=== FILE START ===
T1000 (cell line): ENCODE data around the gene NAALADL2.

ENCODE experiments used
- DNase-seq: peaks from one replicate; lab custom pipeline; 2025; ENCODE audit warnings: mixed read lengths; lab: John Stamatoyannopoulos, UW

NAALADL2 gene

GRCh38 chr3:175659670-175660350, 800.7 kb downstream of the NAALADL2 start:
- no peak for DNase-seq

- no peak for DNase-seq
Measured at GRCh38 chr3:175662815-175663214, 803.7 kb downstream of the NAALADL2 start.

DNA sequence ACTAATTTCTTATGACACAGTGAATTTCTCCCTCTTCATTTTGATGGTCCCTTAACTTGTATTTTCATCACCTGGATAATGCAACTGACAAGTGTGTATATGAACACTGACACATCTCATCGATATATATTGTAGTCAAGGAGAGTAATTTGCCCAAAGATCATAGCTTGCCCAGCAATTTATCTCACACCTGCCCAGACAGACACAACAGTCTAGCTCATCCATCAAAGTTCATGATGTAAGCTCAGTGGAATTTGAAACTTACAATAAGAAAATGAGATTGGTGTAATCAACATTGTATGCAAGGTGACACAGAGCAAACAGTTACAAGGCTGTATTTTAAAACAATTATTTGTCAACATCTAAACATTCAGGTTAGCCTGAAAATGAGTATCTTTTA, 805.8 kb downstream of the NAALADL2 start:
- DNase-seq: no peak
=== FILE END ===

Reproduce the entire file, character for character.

T1000 (cell line): ENCODE data around the gene NAALADL2.

ENCODE experiments used
- DNase-seq: peaks from one replicate; lab custom pipeline; 2025; ENCODE audit warnings: mixed read lengths; lab: John Stamatoyannopoulos, UW

NAALADL2 gene

GRCh38 chr3:175659670-175660350, 800.7 kb downstream of the NAALADL2 start:
- no peak for DNase-seq

- no peak for DNase-seq
Measured at GRCh38 chr3:175662815-175663214, 803.7 kb downstream of the NAALADL2 start.

DNA sequence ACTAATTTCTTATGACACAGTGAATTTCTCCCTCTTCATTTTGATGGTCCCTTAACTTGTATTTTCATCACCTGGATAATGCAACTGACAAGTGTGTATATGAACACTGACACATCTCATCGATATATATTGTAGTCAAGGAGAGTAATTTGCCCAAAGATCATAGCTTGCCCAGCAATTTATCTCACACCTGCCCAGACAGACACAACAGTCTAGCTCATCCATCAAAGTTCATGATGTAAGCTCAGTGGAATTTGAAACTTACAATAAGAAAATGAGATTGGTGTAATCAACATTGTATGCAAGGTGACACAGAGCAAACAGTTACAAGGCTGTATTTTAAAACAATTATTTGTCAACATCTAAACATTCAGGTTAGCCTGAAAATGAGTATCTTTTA, 805.8 kb downstream of the NAALADL2 start:
- DNase-seq: no peak